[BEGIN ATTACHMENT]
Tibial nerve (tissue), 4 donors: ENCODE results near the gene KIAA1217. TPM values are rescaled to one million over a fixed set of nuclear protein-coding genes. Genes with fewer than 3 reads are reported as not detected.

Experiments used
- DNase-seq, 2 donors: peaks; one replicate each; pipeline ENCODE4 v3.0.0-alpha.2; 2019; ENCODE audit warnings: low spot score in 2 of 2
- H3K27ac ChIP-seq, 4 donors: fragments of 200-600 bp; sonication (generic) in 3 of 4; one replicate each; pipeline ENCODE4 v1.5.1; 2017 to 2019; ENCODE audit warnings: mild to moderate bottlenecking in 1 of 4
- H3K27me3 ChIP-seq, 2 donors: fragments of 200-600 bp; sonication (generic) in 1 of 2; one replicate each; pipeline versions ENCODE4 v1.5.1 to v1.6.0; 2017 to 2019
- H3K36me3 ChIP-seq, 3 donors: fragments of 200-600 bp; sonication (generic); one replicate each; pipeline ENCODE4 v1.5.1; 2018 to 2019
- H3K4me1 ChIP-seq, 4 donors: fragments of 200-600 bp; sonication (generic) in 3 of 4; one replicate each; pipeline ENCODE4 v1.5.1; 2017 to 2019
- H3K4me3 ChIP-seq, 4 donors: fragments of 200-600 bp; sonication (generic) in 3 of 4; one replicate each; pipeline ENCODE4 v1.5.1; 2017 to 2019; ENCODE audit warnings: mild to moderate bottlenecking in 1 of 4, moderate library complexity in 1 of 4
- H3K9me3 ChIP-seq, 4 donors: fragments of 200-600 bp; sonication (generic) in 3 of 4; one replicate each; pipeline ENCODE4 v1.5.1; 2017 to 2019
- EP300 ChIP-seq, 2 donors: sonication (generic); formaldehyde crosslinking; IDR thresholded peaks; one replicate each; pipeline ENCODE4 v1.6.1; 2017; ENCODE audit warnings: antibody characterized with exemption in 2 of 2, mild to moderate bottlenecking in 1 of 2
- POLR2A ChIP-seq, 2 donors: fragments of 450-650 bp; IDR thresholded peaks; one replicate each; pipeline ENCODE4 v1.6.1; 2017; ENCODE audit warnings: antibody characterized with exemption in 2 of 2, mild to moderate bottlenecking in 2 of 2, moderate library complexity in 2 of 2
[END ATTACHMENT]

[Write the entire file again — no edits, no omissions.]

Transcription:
Tibial nerve (tissue), 4 donors: ENCODE results near the gene KIAA1217. TPM values are rescaled to one million over a fixed set of nuclear protein-coding genes. Genes with fewer than 3 reads are reported as not detected.

Experiments used
- DNase-seq, 2 donors: peaks; one replicate each; pipeline ENCODE4 v3.0.0-alpha.2; 2019; ENCODE audit warnings: low spot score in 2 of 2
- H3K27ac ChIP-seq, 4 donors: fragments of 200-600 bp; sonication (generic) in 3 of 4; one replicate each; pipeline ENCODE4 v1.5.1; 2017 to 2019; ENCODE audit warnings: mild to moderate bottlenecking in 1 of 4
- H3K27me3 ChIP-seq, 2 donors: fragments of 200-600 bp; sonication (generic) in 1 of 2; one replicate each; pipeline versions ENCODE4 v1.5.1 to v1.6.0; 2017 to 2019
- H3K36me3 ChIP-seq, 3 donors: fragments of 200-600 bp; sonication (generic); one replicate each; pipeline ENCODE4 v1.5.1; 2018 to 2019
- H3K4me1 ChIP-seq, 4 donors: fragments of 200-600 bp; sonication (generic) in 3 of 4; one replicate each; pipeline ENCODE4 v1.5.1; 2017 to 2019
- H3K4me3 ChIP-seq, 4 donors: fragments of 200-600 bp; sonication (generic) in 3 of 4; one replicate each; pipeline ENCODE4 v1.5.1; 2017 to 2019; ENCODE audit warnings: mild to moderate bottlenecking in 1 of 4, moderate library complexity in 1 of 4
- H3K9me3 ChIP-seq, 4 donors: fragments of 200-600 bp; sonication (generic) in 3 of 4; one replicate each; pipeline ENCODE4 v1.5.1; 2017 to 2019
- EP300 ChIP-seq, 2 donors: sonication (generic); formaldehyde crosslinking; IDR thresholded peaks; one replicate each; pipeline ENCODE4 v1.6.1; 2017; ENCODE audit warnings: antibody characterized with exemption in 2 of 2, mild to moderate bottlenecking in 1 of 2
- POLR2A ChIP-seq, 2 donors: fragments of 450-650 bp; IDR thresholded peaks; one replicate each; pipeline ENCODE4 v1.6.1; 2017; ENCODE audit warnings: antibody characterized with exemption in 2 of 2, mild to moderate bottlenecking in 2 of 2, moderate library complexity in 2 of 2